New Native Legends

The presence of Native Americans in mass media has progressed light-years since the days when white actors in bad makeup grunted their way through stereotyped roles. Diverse and genre-challenging, the works in this selection of recent native media have forgone laments and diatribes in favor of forceful self-expression — providing insight into the ways Native Americans reconcile their roles in a culture from which they continue to feel alienated.

Let our journalists help you make sense of the noise: Subscribe to the Mother Jones Daily newsletter and get a recap of news that matters.


Super Chief Nick Kurzon. 75 minutes. Films Transit International, 1999. This documentary limns the efforts of activists on the White Earth reservation to oust “Super Chief” Darrell Wadena, who for years has skimmed casino profits and ruled the Minnesota reservation like a Mafia don. The concept of a little-Cosa-Nostra-on-the-prairie is fascinating, but the film’s primary value is its portrait of modern reservation life. Outsiders will be quickly disabused of any quaint notion of unity among these tribe members as White Earth residents bicker, backstab, and accuse one another of crookedness that “makes a dog’s hind leg look straight.”

Smoke Signals Chris Eyre. 89 minutes. Miramax Home Entertainment, 1998. The first feature film ever written, directed, produced, and acted by Native Americans, Smoke Signals follows two Coeur d’Alene teens, Victor and Thomas, on a cross-country journey to retrieve the ashes of Victor’s long estranged, recently deceased father. Awash in humor, this Native American update on the Buck-and-Ratzo duo from Midnight Cowboy doesn’t shy from such sensitive issues as alcoholism or hesitate to expose indelicate Indian stereotypes about whites.

Blue Indians John Trudell. Dangerous Discs, 1999. On his latest recording, Santee Sioux musician, actor, poet, and onetime flag burner Trudell layers his spoken-word delivery over lonesome blues-guitar licks and native chants and percussion. Blue Indians is hardly Top 40 fare, but it’s easy to imagine many of these strident, politicized songs finding airtime on alternative radio.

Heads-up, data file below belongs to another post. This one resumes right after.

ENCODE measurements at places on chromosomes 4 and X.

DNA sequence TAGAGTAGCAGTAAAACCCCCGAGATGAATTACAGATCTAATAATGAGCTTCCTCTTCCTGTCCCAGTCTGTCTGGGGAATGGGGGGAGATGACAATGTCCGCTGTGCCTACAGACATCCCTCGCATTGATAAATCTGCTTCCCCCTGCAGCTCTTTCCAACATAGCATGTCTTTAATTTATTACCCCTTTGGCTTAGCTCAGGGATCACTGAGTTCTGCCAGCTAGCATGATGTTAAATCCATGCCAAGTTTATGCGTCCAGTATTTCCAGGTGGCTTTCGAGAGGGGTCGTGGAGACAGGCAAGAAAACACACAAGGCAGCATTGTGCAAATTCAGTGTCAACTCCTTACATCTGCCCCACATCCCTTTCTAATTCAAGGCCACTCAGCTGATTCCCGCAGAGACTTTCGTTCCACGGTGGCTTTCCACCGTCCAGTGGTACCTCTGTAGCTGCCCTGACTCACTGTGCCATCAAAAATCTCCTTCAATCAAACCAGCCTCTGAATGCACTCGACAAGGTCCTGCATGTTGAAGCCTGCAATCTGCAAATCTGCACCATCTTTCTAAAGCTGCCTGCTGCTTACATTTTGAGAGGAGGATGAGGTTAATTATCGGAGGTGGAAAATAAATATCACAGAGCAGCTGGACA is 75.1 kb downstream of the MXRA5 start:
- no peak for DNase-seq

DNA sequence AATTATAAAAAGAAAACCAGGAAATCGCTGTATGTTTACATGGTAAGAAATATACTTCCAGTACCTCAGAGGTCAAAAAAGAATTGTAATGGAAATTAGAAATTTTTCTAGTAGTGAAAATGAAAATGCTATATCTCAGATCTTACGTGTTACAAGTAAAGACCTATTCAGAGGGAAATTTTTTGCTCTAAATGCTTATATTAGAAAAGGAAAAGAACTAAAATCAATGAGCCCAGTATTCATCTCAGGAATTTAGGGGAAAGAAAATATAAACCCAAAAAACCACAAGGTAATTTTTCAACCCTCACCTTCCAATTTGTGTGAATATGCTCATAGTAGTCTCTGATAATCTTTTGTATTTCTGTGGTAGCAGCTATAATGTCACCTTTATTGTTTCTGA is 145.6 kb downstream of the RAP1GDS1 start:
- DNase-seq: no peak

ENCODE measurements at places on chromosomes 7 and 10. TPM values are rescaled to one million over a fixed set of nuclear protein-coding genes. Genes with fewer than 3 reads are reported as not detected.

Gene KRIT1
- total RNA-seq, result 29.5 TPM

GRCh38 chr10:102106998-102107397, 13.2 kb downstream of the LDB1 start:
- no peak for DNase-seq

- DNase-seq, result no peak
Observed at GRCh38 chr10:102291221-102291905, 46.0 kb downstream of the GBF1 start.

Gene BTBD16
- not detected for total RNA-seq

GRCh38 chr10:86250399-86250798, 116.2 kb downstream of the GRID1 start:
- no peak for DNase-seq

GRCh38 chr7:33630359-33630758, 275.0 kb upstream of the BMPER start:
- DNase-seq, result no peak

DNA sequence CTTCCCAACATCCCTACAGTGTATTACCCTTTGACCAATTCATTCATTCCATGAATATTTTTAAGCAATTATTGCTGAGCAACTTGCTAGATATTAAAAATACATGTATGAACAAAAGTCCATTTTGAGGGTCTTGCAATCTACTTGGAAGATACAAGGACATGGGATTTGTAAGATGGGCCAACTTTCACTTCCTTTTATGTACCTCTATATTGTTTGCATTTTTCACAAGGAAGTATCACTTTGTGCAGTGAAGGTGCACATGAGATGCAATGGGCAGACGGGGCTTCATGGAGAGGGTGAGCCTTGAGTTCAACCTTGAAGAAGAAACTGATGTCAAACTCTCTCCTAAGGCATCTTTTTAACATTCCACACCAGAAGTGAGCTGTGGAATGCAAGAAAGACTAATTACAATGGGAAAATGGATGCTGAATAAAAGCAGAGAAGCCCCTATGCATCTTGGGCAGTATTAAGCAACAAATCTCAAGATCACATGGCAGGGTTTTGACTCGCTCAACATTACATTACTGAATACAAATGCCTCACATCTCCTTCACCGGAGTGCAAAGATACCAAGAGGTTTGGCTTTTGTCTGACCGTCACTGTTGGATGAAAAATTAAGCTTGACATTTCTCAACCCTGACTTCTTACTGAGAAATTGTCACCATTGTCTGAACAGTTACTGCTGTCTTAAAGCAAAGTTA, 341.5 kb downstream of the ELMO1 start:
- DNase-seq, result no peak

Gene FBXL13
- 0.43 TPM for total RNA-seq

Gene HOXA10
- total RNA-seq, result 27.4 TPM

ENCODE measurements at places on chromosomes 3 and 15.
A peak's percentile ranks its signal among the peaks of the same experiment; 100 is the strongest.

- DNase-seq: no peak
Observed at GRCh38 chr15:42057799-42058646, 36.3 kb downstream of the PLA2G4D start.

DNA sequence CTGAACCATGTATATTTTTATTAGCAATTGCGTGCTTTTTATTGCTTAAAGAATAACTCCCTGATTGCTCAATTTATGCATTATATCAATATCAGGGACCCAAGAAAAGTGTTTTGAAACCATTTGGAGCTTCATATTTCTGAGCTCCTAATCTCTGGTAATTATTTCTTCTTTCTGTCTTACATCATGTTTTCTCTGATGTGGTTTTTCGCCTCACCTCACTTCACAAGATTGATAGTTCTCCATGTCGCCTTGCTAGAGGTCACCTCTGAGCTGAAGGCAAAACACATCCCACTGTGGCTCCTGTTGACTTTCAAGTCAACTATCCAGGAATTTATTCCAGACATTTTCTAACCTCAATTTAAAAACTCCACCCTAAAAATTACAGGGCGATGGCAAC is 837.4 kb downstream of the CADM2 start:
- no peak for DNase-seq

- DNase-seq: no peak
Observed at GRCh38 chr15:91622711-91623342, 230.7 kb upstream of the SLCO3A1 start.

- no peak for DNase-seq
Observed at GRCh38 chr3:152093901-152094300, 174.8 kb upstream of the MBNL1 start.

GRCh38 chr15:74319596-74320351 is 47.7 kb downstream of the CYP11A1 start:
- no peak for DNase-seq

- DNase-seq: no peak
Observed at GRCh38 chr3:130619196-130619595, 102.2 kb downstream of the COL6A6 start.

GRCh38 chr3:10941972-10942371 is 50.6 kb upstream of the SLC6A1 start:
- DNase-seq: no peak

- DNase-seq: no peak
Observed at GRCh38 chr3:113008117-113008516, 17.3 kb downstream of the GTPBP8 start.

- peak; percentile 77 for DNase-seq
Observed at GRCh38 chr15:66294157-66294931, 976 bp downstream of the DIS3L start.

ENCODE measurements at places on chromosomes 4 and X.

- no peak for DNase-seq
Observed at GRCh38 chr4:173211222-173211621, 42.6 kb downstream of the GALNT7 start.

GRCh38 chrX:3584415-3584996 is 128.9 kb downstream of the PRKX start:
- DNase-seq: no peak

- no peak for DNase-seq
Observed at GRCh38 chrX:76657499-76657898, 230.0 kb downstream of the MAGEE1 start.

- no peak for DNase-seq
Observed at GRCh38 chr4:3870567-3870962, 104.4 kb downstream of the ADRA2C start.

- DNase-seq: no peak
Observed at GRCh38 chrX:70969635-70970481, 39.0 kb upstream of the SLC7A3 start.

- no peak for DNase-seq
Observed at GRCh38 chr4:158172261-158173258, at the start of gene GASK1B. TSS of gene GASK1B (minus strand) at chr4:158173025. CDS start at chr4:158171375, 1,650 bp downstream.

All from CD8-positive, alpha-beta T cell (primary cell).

Joe & The Blue Butterfly Brent Michael Davids and Joe Myers. Blue Butterfly Group, 1998. Far from the sterile, New Age sound that often results from this kind of acoustic duet, composer/flautist Davids and guitarist Myers deliver clear, unencumbered, and at times haunting neoclassical music. Davids, who is half Mohican and half British, has designed and plays an instrument befitting his heritage: a quartz-crystal flute that blends the sharpness of European metal flutes and the breathy depth of native wood flutes.

Gardens in the Dunes By Leslie Marmon Silko. New York: Simon & Schuster, 1999. 479 pages. $25. This epic novel juxtaposes turn-of-the-century indigenous attitudes with those of privileged whites of the Gilded Age. The heroine, Indigo — an orphaned member of a dying tribe — is adopted and shuttled off to 19th century high-society Europe, resulting in a culture clash to dwarf any in today’s America. Though the many-tendriled plot is not simple to unweave, Silko’s captivating, lyrical prose carries the reader through the tangle.

SIX TRUTHS

Reclaiming power from those who abuse it often starts with telling the truth. And in "This Is How Authoritarians Get Defeated," MoJo's Monika Bauerlein unpacks six truths to remember during the homestretch of an election where democracy, truth, and decency are on the line.

Truth #1: The chaos is the point.

Truth #2: Team Reality is bigger than it seems.

Truth #3: Facebook owns this.

Truth #4: When we go to work, we're in the fight.

Truth #5: It's about minority rule.

Truth #6: The only thing that can save us is…us.

Please take a moment to see how all these truths add up, because what happens in the weeks and months ahead will reverberate for at least a generation and we better be prepared.

And if you think journalism like Mother Jones'—that calls it like it is, that will never acquiesce to power, that looks where others don't—can help guide us through this historic, high-stakes moment, and you're able to right now, please help us reach our $350,000 goal by October 31 with a donation today. It's all hands on deck for democracy.

payment methods

SIX TRUTHS

Reclaiming power from those who abuse it often starts with telling the truth. And in "This Is How Authoritarians Get Defeated," MoJo's Monika Bauerlein unpacks six truths to remember during the homestretch of an election where democracy, truth, and decency are on the line.

Truth #1: The chaos is the point.

Truth #2: Team Reality is bigger than it seems.

Truth #3: Facebook owns this.

Truth #4: When we go to work, we're in the fight.

Truth #5: It's about minority rule.

Truth #6: The only thing that can save us is…us.

Please take a moment to see how all these truths add up, because what happens in the weeks and months ahead will reverberate for at least a generation and we better be prepared.

And if you think journalism like Mother Jones'—that calls it like it is, that will never acquiesce to power, that looks where others don't—can help guide us through this historic, high-stakes moment, and you're able to right now, please help us reach our $350,000 goal by October 31 with a donation today. It's all hands on deck for democracy.

payment methods

We Recommend

Latest

Sign up for our free newsletter

Subscribe to the Mother Jones Daily to have our top stories delivered directly to your inbox.

Get our award-winning magazine

Save big on a full year of investigations, ideas, and insights.

Subscribe

Support our journalism

Help Mother Jones' reporters dig deep with a tax-deductible donation.

Donate